During Cop28, a serious mudslide in northern Tanzania killed at least 47 people as well as destroying livelihoods and homes. In Zimbabwe, a storm destroyed schools. Mr Ottaro was looking to the politicians to have a finger on the pulse of what was happening and being aware of their responsibility to come up with ambitious resolutions.

Ms Khataw said there had to be a basic recognition from every government to commit strongly to a programme, especially because of the climate vulnerability in the global south which faced repeated disasters. “It’s the young people who are increasingly frustrated because this is their world to inherit,” she said.

As the panel ended its discussion, negotiations were continuing in Dubai and predicted to go into the night. The panel was asked how they would like to see the world change its approach to discussing and agreeing action on climate change, as the Cop summits have proved so hard to make progress.

Ms Khataw said there needed to be a long hard look at the structure of Cop gatherings where the overriding view was: “You started the problem, now you find the solution.” She said: “The power in the room is very much in the same space and represented by the same sort of patriarchal corporate power that put us into this situation in the first place.”

Carlos Zepeda added: “We need to go beyond Cops — we’re just banging on the same wall every time. We need to have more local, structured participation. A lot of the money that’s been invested in Cops needs to be flowing into the root communities that couldn’t be in this space and into dialogue that is more meaningful for the communities — faith, women, youth, indigenous — representing the whole of humanity.”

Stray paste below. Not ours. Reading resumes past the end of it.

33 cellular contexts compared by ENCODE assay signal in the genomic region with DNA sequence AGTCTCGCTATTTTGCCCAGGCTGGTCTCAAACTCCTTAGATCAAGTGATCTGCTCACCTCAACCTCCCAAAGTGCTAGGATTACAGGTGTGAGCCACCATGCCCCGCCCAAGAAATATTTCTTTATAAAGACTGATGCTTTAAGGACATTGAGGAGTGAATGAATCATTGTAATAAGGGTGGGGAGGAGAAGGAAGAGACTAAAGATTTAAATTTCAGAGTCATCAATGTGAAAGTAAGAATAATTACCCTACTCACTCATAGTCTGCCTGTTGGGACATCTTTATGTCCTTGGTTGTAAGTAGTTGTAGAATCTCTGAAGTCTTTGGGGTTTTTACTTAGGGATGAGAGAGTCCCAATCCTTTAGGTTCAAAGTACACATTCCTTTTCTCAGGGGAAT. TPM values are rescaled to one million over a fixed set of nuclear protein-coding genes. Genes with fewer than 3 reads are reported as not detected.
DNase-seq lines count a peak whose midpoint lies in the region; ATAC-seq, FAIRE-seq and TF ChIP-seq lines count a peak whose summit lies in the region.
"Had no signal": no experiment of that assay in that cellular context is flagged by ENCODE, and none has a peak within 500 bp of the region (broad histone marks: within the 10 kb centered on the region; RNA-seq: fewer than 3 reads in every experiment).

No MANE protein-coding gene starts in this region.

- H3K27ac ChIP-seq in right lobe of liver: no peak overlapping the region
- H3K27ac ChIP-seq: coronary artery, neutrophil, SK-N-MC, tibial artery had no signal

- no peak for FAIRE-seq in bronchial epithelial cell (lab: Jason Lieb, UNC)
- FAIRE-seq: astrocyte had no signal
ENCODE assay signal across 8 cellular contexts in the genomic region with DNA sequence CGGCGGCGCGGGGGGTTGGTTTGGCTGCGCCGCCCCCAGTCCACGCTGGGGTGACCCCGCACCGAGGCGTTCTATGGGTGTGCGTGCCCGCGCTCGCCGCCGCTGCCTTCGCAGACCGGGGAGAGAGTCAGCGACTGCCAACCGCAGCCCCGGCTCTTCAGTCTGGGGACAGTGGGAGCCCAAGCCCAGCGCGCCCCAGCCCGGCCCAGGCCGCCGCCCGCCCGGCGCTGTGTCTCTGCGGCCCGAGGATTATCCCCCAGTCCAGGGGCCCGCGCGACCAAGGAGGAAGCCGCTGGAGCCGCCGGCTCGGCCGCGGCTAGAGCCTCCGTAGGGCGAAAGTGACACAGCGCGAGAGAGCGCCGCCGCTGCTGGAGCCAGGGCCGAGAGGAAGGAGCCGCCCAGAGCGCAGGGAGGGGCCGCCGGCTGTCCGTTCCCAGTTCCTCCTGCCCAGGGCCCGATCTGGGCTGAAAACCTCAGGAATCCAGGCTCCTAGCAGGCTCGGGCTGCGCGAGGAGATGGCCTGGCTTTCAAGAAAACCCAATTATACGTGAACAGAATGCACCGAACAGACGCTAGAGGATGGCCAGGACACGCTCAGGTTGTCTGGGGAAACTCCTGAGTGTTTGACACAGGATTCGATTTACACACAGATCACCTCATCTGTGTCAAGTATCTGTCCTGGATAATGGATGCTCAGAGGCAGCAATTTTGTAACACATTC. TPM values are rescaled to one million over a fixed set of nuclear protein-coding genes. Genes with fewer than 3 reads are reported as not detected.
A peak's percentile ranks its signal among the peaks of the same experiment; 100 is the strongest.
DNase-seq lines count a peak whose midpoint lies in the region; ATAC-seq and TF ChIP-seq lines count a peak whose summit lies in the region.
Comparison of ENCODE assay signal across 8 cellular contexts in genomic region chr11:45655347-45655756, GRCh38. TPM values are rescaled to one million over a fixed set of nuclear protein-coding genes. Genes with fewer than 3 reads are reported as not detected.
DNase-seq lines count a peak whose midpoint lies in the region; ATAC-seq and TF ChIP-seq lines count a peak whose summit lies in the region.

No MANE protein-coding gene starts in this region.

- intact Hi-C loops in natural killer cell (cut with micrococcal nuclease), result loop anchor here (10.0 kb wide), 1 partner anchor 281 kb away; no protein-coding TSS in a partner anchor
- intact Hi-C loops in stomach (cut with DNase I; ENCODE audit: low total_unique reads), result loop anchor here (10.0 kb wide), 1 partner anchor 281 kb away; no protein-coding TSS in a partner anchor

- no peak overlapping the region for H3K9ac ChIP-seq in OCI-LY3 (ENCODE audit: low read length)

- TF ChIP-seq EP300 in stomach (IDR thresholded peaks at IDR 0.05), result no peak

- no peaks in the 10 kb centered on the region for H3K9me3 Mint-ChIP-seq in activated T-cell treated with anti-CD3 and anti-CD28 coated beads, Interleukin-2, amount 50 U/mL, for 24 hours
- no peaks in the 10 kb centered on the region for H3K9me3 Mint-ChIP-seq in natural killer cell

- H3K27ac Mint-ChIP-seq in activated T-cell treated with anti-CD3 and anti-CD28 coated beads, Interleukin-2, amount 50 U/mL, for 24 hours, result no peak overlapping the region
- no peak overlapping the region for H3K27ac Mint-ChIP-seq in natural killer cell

Dr Gold was pessimistic. “I really couldn’t bear the thought of going to another Cop that does not agree to phase out fossil fuel,” she said. But although this looked like a serious setback, she added: “I think we have to continue stubbornly to reinforce that this is not how the story ends. This is a really serious setback in the journey. But as people of faith, as people who care about the future, we’re going to redouble our efforts.”

Dr Doliwura Zakaria, chairman of the steering committee for the African Union Interfaith Dialogue Forum, said even having a Faith Pavilion is a significant achievement and he remains ever optimistic. “We should not be swayed with the few countries who are making things difficult for us not to get to that level [of fossil fuel agreement],” he said.

“I’m very hopeful that we should go beyond Cop. We should move as faith leaders, accessible in every community and hamlet, with the structures able to do the advocacy, training and capacity building of our people. And I think that if we do this, it will go a long way to be the game-changer, to bring everybody on board to understand that we have no option but to take action.

“Sincerely, I hope that there will be something at the end of Cop28.”